“It would put Mexico in the same level as the next tier of world producers,” Morse said. “It could return Mexico to one of the top five oil exporting countries in the world, which is around the same level where they used to be.”
Because the overhaul changes the constitution, it needs approval from at least two thirds of both the Senate and lower house. The floor debate in the lower house may begin on Dec. 14, according to Mexico City-based newspaper Reforma.
Pena Nieto’s government forecasts the initiative will attract investment and spur production that will boost Mexico’s annual gross domestic product growth by 1 percentage point by 2018. The Finance Ministry projects the economy will expand 1.3 percent this year, down from 3.9 percent in each of the past two years and the least since the 2009 recession.
“The bill could attract sizable foreign investment from 2015 onwards and help develop the significant potential of the oil and gas sector in Mexico,” Alberto Ramos, chief Latin American economist for Goldman Sachs Group Inc., said in a Dec. 8 research report. “The potential impact on Mexico’s widely-perceived inefficient and under-invested energy sector could be truly transformational.”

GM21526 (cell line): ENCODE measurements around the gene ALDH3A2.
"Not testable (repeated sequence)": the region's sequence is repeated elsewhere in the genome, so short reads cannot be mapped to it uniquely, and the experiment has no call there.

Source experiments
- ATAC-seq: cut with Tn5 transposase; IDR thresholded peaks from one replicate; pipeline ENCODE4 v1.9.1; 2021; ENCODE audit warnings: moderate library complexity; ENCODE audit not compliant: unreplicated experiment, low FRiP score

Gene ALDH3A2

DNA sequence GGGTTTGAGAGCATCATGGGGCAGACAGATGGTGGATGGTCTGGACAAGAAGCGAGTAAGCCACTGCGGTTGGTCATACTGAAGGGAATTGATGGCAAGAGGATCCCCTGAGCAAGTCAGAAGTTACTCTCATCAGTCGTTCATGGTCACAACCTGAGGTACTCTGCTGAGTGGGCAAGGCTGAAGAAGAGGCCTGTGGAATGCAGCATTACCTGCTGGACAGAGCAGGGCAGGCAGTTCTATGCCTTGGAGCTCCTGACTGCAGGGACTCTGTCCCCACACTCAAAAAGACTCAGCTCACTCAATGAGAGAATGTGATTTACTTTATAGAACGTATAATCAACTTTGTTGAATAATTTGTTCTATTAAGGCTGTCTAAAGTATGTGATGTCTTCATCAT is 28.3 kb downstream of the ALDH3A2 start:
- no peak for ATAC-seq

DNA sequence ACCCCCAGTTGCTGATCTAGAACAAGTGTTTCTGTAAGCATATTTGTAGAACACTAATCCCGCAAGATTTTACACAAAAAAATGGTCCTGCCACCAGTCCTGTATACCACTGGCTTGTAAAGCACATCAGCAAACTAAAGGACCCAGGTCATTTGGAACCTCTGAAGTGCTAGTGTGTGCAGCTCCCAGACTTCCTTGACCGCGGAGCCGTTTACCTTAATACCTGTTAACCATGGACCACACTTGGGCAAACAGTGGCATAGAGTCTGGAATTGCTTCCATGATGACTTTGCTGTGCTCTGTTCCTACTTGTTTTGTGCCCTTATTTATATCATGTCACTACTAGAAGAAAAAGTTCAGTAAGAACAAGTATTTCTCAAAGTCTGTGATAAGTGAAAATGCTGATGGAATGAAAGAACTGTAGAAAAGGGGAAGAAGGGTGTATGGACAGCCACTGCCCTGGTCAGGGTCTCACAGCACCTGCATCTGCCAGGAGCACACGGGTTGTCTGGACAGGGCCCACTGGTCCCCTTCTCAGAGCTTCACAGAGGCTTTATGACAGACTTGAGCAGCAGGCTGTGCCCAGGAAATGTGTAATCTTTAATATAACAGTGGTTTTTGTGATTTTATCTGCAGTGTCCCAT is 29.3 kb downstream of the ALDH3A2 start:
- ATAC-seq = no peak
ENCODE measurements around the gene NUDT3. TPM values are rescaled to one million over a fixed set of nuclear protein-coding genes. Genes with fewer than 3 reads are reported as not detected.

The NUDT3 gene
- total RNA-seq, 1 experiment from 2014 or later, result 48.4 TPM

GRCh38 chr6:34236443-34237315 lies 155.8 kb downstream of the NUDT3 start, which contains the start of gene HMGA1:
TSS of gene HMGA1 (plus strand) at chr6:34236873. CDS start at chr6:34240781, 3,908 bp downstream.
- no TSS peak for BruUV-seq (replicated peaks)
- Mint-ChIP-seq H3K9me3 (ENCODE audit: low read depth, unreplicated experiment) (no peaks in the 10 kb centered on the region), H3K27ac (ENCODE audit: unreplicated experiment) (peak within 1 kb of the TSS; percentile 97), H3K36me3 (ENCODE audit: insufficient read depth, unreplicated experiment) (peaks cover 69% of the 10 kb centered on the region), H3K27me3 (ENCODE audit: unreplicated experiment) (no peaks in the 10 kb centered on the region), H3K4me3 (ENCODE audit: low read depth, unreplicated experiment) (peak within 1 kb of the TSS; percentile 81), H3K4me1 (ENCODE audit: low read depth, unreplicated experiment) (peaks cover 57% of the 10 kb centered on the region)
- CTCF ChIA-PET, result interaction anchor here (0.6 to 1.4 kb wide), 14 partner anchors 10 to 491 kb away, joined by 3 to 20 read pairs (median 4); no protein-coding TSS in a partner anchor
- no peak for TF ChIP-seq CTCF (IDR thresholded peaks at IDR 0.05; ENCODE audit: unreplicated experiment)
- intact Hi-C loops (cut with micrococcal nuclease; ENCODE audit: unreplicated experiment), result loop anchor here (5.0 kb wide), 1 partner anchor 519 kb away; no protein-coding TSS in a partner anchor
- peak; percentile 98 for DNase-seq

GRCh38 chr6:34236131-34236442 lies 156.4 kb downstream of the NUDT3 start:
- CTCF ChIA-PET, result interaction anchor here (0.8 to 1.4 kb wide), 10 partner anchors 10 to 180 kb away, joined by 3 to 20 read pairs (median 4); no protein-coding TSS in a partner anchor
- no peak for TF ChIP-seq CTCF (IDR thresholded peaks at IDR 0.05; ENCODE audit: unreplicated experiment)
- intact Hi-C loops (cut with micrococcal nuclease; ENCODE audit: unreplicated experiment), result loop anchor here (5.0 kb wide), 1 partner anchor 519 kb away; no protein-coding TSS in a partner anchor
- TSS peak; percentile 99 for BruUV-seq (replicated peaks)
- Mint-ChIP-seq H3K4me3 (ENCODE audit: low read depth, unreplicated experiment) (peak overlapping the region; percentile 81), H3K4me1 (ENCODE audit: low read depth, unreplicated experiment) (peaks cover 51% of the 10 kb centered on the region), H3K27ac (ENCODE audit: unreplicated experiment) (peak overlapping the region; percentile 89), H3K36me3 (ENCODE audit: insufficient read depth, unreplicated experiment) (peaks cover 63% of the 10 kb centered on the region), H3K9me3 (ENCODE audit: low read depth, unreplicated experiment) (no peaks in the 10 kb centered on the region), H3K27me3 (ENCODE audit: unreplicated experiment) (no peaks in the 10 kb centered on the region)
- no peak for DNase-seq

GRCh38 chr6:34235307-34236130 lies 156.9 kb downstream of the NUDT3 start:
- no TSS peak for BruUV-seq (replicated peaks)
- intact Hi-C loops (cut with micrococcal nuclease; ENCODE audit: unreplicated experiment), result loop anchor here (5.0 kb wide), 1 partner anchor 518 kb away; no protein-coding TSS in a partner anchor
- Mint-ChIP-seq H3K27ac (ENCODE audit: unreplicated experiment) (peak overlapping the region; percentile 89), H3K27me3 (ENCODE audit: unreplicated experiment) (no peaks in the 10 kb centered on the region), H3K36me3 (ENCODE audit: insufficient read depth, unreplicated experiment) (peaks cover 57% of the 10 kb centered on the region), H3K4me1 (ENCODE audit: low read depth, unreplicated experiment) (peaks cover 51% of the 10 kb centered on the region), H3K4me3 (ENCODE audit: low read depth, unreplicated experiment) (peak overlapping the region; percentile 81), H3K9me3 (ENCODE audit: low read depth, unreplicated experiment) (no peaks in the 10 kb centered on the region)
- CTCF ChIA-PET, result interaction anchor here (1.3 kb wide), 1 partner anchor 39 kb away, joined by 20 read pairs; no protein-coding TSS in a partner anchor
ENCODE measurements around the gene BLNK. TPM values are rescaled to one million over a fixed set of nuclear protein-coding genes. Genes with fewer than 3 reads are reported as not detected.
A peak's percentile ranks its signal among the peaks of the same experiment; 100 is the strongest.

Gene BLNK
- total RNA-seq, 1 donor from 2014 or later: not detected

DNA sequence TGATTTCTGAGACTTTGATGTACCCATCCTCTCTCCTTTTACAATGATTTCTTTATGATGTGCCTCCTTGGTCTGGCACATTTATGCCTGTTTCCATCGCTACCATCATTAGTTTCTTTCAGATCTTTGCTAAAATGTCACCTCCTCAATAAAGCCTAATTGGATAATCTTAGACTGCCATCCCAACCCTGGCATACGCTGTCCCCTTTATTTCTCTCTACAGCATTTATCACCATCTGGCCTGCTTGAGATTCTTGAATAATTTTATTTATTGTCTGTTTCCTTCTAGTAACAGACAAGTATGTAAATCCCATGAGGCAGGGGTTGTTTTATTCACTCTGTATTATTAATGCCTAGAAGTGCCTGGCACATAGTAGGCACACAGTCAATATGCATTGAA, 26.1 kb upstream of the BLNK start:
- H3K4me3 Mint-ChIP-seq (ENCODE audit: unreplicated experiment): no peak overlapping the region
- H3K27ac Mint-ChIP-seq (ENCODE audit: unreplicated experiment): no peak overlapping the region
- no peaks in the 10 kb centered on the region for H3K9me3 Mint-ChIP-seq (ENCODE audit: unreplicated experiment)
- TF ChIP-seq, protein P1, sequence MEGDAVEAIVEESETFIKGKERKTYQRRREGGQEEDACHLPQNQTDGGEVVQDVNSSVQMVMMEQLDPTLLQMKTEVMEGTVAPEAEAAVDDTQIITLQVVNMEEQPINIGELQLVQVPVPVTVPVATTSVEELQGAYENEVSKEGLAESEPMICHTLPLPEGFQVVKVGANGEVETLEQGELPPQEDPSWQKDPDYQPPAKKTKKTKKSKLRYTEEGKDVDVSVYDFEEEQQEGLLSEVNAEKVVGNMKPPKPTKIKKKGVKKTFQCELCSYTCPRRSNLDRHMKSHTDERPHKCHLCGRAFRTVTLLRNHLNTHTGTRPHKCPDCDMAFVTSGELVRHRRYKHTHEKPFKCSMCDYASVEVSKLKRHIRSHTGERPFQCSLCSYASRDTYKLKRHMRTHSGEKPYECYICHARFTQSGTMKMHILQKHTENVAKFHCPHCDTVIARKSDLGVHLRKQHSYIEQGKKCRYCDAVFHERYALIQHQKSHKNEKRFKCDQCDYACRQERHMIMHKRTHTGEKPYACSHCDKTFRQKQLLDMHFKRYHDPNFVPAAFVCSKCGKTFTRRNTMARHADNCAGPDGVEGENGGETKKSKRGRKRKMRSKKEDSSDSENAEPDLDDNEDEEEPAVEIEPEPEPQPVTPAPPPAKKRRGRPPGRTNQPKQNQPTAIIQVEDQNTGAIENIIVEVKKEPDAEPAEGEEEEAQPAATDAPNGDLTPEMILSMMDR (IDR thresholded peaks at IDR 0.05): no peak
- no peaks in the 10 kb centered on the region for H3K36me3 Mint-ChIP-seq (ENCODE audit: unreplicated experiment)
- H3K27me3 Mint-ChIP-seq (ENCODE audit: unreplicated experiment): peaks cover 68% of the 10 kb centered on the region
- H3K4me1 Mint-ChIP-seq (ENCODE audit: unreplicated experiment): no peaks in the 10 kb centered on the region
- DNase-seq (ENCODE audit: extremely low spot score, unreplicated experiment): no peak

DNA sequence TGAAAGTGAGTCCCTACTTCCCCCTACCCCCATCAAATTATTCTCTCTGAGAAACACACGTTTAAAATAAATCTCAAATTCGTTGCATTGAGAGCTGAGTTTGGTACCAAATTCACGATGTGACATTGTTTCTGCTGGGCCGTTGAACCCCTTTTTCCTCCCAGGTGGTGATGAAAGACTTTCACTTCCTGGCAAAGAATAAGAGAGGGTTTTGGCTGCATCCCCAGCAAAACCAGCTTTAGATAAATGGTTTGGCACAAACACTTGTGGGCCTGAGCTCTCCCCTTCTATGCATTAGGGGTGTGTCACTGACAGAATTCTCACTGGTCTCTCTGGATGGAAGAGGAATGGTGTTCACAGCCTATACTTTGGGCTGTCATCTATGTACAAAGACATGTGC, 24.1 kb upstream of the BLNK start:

The bill also approves the removal of all five representatives of the Pemex workers’ union from the company’s board of directors. Under the new legislation, Pemex’s board would be trimmed to 10 from 15. It would consist of five government members, including the energy minister as board president, and five professional advisers.
“We are promoting an energy model that strengthens Pemex in two ways: by internal reorganization and by creating an internal government that’s more efficient and effective than what it currently has,” said Institutional Revolutionary Party senator David Penchyna, who heads the Senate energy committee. “Both are included in the reform.”
The removal of the Pemex union members from the board, which was proposed by the National Action Party, or PAN, would be another victory for Mexico’s largest opposition party. The legislation also includes the creation of a sovereign fund to manage oil profits, which was part of the PAN’s original proposal.